Despite businesses feeling unprepared for new, digital models, they must navigate a course towards digital transformation or risk losing out. Building the right apps – quickly – can accelerate and streamline processes, reinvent customer experiences and reposition a business amongst its competitors. It now remains to be seen which intelligent businesses embrace intelligent automation. It’s the easiest decision they’ll ever make.

Paul Maguire, Vice President, Europe, Appian

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Jun 12, 2021

How changing your company's software code can prevent bias

Lisa Roberts, Senior Director ...
3 min
Removing biased terminology from software can help organisations create a more inclusive culture, argues Lisa Roberts, Senior Director of HR at Deltek

Two-third of tech professionals believe organizations aren’t doing enough to address racial inequality. After all, many companies will just hire a DEI consultant, have a few training sessions and call it a day. 

Wanting to take a unique yet impactful approach to DEI, Deltek, the leading global provider of software and solutions for project-based businesses, took a look at  and removed all exclusive terminology in their software code. By removing terms such as ‘master’ and ‘blacklist’ from company coding, Deltek is working to ensure that diversity and inclusion are woven into every aspect of their organization. 

Business Chief North America talks to Lisa Roberts, Senior Director of HR and Leader of Diversity & Inclusion at Deltek to find out more.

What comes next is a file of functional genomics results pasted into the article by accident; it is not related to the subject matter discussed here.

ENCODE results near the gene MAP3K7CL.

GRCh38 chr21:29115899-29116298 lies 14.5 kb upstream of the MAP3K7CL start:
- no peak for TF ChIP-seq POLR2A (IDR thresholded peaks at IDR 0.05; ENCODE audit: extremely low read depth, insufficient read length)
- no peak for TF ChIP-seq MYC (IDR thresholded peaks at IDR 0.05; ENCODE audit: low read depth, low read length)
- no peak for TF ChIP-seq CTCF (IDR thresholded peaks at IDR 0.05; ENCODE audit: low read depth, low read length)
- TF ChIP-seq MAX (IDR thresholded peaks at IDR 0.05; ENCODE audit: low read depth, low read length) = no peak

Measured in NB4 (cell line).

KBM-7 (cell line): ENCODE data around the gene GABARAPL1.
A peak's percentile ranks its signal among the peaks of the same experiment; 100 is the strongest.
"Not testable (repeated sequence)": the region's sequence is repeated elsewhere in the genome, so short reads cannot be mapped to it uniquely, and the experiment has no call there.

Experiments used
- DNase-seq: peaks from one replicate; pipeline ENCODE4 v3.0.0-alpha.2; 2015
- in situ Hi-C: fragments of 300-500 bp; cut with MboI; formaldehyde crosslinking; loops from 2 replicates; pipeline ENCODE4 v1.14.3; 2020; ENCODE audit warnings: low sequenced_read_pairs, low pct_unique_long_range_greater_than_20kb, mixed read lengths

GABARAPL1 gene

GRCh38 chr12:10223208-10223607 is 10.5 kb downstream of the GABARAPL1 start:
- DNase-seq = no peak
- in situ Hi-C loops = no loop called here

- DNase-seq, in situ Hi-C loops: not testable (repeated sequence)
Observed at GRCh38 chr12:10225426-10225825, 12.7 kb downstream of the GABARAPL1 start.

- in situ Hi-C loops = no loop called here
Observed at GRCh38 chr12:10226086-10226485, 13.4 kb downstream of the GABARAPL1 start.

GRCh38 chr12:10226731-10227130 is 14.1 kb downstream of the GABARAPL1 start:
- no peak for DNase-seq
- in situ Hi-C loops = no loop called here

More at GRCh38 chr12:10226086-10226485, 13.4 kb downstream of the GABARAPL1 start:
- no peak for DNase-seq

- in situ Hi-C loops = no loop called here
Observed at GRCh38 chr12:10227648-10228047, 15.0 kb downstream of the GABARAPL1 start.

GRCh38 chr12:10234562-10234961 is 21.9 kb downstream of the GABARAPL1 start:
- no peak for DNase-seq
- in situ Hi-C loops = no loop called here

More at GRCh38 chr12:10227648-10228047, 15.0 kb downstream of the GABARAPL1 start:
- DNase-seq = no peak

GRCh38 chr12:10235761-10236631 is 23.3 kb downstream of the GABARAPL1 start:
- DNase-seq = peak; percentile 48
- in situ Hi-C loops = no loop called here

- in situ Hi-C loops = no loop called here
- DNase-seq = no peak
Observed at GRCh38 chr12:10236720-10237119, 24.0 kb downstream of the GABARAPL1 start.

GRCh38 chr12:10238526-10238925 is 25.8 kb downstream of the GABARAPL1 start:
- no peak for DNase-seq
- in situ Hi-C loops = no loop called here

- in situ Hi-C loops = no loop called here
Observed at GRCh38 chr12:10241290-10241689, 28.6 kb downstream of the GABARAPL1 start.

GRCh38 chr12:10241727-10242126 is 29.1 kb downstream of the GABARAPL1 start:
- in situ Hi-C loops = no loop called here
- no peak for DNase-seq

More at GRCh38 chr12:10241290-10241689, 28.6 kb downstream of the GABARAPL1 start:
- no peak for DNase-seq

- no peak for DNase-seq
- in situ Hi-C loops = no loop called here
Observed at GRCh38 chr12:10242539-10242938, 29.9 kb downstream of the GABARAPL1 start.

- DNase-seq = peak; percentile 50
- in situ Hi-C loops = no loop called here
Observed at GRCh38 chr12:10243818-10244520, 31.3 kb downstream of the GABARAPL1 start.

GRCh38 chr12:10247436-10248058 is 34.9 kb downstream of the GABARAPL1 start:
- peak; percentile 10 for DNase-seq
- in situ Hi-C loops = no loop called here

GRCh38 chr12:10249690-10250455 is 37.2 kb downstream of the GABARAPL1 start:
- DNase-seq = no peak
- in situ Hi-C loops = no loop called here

Why should businesses today care about removing company bias within their software code?  

We know that words can have a profound impact on people and leave a lasting impression. Many of the words that have been used in a technology environment were created many years ago, and today those words can be harmful to our customers and employees. Businesses should use words that will leave a positive impact and help create a more inclusive culture in their organization

What impact can exclusive terms have on employees? 

Exclusive terms can have a significant impact on employees. It starts with the words we use in our job postings to describe the responsibilities in the position and of course, we also see this in our software code and other areas of the business. Exclusive terminology can be hurtful, and even make employees feel unwelcome. That can impact a person’s desire to join the team, stay at a company, or ultimately decide to leave. All of these critical actions impact the bottom line to the organization.